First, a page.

TV Review: Daybreak

Article by Mike Finkelstein

Detective Brett Hooper has a problem. He thought his day was going to be fine. He woke up in bed with his hot girlfriend, grabbed a cup of coffee, saved a woman's life, and headed home to let out his dog. It was here, however, that he was arrested for the the murder of District Attorney Garza. The police find the gun that killed Garza at Detective Hooper's apartment and there's a witness that ties Hooper to the scene. But Hooper is innocent.

This, however, isn't his problem. Hooper's problem is that he is experiencing this one very bad day over and over. Each morning he wakes up in bed with his girlfriend, and he has to try to figure out who framed him, why the police are after him, and what he can do to stop his day from repeating.

Day Break takes the Groundhog Day concept (a man reliving the same day over and over and he's the only one to know it) and makes a series out of it. The first season (and sadly the only season), follows this one day as Hooper tries to solve the murder investigation and free himself from the police. Although they don't state that his goal is to save the day and clear his name, it's blatantly apparent that it's the arc of the season, and the fact that his freedom from the day ties to this case should come as no surprise to anyone (it's the one "twist" that's telegraphed).

Day Break does have a few surprises. For one, if Hooper does something important enough on a previous "day", it can cause shifts and changes in the people around him -- and not always to his benefit. Additionally, unlike in Groundhog Day, if Hooper gets hurt, he remains hurt until he heals up naturally (he does manage to get shot during the season, and that has some interesting repercussions on the next go-round).

Much of the suspense and drama of the show is derived from the relatively simple concept of seeing a man repeat the same day over and over. As tedious as it sounds on paper, the show never stops being engaging -- of course, it doesn't hurt that the cast of the show is (was, since the show is over) fantastic.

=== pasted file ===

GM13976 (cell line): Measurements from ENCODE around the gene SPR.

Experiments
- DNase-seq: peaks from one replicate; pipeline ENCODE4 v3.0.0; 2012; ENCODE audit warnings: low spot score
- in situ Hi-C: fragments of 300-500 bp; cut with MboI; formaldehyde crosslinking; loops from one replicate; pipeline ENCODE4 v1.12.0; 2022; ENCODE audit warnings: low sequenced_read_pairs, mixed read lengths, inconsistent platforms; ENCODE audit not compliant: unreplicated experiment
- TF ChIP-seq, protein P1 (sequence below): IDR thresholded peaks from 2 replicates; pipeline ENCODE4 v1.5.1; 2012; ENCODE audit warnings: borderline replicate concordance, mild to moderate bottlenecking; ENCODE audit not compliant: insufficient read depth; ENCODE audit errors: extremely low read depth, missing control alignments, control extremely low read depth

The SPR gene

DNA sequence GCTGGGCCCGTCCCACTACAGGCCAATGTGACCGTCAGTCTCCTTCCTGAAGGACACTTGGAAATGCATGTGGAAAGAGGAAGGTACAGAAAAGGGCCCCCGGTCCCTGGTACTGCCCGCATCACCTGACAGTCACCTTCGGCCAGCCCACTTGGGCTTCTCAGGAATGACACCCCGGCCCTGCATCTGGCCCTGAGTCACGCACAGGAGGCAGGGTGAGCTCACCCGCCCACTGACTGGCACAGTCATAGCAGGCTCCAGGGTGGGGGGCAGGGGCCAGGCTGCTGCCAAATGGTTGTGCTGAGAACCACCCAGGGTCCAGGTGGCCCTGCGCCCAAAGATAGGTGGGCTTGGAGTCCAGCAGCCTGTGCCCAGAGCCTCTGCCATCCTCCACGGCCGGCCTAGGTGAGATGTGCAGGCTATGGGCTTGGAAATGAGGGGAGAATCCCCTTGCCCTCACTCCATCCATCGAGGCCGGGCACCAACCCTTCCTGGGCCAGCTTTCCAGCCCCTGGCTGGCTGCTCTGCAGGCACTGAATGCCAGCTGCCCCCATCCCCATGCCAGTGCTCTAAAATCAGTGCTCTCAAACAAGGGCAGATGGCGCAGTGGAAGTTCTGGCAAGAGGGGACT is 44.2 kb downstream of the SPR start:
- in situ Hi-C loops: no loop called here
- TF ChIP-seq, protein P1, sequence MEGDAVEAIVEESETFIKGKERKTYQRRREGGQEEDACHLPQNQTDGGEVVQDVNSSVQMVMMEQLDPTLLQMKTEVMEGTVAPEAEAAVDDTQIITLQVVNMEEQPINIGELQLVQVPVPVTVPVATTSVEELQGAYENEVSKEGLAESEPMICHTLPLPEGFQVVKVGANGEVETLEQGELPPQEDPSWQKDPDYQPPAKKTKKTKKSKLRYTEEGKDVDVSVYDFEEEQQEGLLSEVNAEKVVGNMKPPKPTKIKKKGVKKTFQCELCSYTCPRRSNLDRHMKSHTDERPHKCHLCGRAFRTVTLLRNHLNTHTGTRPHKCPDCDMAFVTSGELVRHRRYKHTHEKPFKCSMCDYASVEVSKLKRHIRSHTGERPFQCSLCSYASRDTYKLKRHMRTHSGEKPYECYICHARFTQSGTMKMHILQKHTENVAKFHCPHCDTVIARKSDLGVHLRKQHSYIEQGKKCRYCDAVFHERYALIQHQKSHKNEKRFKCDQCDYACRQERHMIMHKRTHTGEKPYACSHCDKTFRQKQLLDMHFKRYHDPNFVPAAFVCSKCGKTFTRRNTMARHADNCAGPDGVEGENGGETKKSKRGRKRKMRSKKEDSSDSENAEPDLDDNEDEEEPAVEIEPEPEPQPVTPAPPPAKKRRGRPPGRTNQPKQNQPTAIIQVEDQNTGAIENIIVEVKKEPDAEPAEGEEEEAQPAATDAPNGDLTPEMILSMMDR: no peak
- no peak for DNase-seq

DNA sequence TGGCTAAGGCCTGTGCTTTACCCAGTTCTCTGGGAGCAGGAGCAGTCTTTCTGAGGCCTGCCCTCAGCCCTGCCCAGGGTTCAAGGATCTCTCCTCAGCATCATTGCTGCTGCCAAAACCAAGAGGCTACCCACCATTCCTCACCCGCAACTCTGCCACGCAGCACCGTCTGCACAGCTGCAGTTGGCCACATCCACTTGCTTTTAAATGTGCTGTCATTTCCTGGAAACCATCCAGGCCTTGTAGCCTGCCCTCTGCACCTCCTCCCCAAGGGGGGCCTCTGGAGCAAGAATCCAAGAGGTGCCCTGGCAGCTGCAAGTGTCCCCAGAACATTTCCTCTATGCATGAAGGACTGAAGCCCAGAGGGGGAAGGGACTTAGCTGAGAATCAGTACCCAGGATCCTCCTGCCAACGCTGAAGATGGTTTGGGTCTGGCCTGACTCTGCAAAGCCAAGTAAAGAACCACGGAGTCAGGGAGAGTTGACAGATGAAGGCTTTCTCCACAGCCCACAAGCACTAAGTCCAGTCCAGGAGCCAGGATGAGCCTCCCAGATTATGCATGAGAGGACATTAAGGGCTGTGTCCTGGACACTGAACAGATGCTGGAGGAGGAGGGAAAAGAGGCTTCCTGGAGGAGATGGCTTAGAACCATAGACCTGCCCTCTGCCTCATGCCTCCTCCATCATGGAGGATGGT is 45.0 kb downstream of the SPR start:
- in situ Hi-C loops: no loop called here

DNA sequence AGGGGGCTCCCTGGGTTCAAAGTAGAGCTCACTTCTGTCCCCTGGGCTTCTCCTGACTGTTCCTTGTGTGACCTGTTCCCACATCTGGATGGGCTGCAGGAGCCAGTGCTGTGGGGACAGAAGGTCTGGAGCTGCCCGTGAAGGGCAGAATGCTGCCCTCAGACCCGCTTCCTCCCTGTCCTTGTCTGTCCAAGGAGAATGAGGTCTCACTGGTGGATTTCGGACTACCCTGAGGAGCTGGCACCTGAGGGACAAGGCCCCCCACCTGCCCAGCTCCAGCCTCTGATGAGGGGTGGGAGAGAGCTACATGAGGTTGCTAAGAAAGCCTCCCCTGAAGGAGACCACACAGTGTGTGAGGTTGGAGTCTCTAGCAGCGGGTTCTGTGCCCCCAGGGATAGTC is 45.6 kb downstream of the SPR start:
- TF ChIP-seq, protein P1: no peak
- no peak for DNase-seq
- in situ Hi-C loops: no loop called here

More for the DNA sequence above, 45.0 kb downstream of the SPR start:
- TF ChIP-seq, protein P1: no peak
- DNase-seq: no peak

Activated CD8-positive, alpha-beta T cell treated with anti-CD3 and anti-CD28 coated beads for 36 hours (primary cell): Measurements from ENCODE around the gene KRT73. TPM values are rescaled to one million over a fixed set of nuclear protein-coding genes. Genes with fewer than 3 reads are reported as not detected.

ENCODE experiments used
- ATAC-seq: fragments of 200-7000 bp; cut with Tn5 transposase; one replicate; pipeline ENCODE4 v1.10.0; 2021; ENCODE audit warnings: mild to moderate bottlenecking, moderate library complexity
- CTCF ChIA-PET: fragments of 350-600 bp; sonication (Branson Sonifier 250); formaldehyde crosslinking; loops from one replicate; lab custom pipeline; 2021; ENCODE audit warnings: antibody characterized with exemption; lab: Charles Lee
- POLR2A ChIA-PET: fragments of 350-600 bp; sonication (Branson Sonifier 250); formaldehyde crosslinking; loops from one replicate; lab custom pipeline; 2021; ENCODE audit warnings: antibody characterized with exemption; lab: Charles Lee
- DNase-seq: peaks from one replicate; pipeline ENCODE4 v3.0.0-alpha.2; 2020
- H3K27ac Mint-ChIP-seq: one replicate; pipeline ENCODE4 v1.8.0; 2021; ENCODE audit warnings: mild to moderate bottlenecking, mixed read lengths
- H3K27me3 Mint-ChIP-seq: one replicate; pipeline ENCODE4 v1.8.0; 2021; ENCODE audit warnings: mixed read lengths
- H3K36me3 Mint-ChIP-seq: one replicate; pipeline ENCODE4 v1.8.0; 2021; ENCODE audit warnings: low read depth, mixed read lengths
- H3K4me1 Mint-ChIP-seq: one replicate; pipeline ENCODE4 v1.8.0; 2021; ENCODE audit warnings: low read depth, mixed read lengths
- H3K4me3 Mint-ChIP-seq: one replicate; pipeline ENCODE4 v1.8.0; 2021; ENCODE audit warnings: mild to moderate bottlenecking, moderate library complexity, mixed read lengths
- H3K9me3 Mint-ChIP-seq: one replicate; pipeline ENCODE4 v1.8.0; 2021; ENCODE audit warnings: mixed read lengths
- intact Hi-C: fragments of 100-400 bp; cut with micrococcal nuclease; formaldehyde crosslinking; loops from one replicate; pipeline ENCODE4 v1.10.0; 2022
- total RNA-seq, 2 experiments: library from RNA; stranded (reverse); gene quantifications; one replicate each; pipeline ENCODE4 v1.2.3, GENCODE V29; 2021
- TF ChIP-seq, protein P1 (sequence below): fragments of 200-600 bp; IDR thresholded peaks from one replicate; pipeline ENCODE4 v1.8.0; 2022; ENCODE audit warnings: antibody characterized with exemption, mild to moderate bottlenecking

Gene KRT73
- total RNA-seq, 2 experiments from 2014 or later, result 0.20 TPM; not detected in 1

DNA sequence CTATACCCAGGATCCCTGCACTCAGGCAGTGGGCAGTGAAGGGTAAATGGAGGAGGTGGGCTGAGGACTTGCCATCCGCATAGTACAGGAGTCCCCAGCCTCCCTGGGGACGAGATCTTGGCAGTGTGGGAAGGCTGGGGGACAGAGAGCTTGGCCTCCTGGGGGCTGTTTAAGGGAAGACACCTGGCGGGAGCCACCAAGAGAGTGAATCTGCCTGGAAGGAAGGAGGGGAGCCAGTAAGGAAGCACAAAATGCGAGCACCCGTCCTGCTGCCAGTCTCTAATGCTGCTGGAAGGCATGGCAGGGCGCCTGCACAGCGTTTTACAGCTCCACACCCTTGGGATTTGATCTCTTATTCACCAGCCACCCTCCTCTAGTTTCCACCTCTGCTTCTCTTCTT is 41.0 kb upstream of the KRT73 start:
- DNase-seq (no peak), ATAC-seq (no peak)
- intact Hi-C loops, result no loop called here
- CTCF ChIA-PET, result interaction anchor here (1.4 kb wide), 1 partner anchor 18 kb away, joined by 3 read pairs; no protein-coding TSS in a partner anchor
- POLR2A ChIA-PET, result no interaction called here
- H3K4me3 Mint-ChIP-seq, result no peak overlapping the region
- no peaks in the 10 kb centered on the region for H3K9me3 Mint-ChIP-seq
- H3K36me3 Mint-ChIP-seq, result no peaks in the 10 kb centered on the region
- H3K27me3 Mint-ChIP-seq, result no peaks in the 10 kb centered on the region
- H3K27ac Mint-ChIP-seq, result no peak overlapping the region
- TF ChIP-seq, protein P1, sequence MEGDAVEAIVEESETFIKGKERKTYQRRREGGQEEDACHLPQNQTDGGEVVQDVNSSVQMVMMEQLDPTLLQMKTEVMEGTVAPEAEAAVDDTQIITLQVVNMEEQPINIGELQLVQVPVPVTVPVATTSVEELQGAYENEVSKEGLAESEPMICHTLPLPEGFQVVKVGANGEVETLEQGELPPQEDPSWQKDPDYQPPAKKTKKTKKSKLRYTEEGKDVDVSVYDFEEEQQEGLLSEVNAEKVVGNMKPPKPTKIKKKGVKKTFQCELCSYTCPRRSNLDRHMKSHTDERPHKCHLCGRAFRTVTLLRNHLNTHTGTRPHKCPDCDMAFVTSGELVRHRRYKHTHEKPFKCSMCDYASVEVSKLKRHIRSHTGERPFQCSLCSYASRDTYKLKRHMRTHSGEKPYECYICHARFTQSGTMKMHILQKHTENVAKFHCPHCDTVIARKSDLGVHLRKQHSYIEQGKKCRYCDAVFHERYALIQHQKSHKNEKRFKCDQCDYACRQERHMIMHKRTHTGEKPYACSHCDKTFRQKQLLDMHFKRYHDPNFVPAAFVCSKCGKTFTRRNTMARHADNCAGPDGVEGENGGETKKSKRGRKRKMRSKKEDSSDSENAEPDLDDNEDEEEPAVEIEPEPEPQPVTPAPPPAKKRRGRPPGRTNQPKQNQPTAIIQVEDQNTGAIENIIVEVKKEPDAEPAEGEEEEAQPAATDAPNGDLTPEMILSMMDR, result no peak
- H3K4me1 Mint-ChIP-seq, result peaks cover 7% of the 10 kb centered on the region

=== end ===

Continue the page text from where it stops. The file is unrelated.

Taye Diggs does a great job, having a strong on-screen presence. He's an actor that some might think "oh, he's just pretty... it's not as though he can act," but that's simply not the case. He's able to draw you, as the viewer, into what he feels -- the frustration, the anger, the need to fix what's going on. Sure, the fact that he's pretty means that girls will willingly watch the show, but his acting is what keeps you watching.

Adam Baldwin is Hooper's old partner (and Internal Affairs flunky) Chad Shelten. Baldwin is almost always cast as the slimy, jerky character, which is what he's playing here, but it works within the context of the show. Sure, he might not be all that different from just about every character Baldwin plays, but the Shelten character is a great foil to Hooper, and the scenes they share are some of the best on the show.

The supporting cast do excellent jobs, except for maybe Moon Bloodgood (as Hooper's girlfriend, Rita Shelten -- yes, that also makes her Chad Shelten's ex-wife). She has plenty of screen time in the show, but I never once really start to care about her. Bloodgood's performance is just too flat for me to care if she lives or dies -- and, in fact, when she does "die" on the show (which isn't permanent, of course), I end up appreciating the fact that I won't have to see her again until the day loops.

Day Break isn't a police procedural, although it would be easy to think it might be, as it's all about the Garza case. If there's an easy cinematic comparison it's probably the Fugitive (the movie -- except, you know, with a repeating day). Both share a character, on the run, just trying to prove their innocence, and both are well written, tightly conceived thrillers.

This show is a must watch. Sadly as it's ended, you'll have to track it down at a rental store or buy it online (it's cheap!). This is a show that ended before its time, but don't worry. You'll get closure with the characters and the storyline, and even though they leave some threads unanswered for another season (which won't happen), you won't feel cheated at all.